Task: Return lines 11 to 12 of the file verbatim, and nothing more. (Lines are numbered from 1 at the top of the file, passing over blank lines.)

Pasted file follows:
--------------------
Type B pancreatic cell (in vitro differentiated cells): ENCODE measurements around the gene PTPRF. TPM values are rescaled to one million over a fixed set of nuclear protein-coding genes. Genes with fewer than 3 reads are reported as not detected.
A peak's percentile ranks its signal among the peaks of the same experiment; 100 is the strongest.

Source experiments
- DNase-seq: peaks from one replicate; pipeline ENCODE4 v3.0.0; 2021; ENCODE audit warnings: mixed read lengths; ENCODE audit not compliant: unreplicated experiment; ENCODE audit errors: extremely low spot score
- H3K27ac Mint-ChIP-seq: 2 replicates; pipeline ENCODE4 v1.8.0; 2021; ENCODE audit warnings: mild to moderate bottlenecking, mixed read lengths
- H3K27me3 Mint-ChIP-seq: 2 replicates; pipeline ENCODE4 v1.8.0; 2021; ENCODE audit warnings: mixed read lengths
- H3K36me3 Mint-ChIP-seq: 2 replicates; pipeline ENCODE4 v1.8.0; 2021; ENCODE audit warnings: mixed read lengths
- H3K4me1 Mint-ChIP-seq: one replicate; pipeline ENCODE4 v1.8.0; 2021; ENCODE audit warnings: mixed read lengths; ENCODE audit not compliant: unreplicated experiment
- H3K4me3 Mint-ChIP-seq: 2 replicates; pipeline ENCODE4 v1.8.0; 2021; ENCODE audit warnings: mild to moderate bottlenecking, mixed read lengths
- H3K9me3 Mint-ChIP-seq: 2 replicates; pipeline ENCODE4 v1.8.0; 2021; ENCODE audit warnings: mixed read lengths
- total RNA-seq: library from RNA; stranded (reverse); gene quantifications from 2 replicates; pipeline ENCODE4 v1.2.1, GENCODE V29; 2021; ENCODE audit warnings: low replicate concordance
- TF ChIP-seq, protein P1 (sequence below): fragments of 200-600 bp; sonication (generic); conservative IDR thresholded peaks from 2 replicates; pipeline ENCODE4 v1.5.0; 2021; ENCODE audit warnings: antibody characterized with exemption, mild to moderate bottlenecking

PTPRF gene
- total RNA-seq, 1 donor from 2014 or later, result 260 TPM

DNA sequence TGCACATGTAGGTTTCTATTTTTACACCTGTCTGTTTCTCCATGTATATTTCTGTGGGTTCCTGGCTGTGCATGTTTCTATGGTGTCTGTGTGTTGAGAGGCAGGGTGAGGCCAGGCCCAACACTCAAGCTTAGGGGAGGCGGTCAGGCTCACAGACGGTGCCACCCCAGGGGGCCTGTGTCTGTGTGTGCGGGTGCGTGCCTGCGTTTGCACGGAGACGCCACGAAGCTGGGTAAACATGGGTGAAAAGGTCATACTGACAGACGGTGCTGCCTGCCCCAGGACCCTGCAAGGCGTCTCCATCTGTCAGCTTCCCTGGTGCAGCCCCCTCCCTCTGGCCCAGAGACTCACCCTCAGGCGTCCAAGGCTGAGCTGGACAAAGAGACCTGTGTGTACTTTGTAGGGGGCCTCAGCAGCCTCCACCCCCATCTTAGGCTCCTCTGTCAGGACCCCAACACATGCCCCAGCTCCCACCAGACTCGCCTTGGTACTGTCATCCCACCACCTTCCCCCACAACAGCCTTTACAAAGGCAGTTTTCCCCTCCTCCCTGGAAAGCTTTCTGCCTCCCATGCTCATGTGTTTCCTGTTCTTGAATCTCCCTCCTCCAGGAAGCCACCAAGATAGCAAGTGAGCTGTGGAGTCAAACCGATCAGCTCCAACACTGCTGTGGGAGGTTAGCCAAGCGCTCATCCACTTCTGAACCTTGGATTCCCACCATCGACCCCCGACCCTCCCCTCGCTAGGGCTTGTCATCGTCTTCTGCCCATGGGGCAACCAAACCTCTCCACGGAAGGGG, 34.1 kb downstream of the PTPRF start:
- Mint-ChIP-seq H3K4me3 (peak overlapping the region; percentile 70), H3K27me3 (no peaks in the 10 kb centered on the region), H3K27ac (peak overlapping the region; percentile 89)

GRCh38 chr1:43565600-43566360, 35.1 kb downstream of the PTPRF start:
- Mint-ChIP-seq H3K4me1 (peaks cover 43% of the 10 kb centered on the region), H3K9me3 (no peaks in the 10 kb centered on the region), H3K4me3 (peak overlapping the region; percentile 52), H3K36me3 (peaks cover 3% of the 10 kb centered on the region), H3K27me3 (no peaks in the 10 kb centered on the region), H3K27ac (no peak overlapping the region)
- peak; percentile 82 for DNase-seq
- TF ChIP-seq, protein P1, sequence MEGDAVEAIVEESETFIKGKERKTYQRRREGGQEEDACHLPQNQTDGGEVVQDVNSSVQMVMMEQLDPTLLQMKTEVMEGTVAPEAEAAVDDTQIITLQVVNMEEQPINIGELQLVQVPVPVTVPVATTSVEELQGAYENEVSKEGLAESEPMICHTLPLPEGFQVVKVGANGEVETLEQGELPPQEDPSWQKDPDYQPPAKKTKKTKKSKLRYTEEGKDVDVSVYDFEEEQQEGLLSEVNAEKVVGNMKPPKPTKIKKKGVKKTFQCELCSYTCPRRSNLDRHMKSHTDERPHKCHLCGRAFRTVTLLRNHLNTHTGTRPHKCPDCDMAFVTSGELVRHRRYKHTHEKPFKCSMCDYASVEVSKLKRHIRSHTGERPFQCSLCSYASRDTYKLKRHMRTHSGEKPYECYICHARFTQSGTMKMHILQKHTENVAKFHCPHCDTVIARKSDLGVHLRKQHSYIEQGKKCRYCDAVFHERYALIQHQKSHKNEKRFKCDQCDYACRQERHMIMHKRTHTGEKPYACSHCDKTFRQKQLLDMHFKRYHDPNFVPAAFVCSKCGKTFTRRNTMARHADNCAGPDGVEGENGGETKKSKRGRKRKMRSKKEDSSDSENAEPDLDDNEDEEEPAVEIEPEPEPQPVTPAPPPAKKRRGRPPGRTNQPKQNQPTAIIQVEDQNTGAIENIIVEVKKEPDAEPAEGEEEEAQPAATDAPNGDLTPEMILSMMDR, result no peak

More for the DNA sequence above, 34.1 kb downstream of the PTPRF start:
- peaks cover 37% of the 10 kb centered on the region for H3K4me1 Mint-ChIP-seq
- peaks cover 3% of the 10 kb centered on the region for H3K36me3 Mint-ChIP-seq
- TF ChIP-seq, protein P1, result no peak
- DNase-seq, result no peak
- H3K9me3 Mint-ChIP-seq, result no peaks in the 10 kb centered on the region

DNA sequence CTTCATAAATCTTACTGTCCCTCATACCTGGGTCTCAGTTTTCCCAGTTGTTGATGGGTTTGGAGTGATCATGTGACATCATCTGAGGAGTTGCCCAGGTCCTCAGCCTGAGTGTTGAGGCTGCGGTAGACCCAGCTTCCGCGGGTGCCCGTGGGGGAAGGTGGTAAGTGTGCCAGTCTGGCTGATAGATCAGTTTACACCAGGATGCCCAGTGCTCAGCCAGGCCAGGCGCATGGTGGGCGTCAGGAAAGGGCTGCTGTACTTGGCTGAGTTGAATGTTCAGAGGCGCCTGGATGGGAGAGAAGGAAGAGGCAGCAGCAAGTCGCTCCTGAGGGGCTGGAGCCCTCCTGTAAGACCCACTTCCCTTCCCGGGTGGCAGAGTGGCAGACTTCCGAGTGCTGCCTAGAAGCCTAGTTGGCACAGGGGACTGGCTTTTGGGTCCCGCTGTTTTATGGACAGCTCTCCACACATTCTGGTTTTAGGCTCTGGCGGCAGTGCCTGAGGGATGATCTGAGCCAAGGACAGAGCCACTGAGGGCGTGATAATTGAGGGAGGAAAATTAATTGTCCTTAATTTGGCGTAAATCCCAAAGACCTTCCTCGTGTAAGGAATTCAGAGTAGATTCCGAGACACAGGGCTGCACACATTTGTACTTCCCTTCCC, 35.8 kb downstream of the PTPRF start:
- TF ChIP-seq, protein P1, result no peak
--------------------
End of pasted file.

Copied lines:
- total RNA-seq: library from RNA; stranded (reverse); gene quantifications from 2 replicates; pipeline ENCODE4 v1.2.1, GENCODE V29; 2021; ENCODE audit warnings: low replicate concordance
- TF ChIP-seq, protein P1 (sequence below): fragments of 200-600 bp; sonication (generic); conservative IDR thresholded peaks from 2 replicates; pipeline ENCODE4 v1.5.0; 2021; ENCODE audit warnings: antibody characterized with exemption, mild to moderate bottlenecking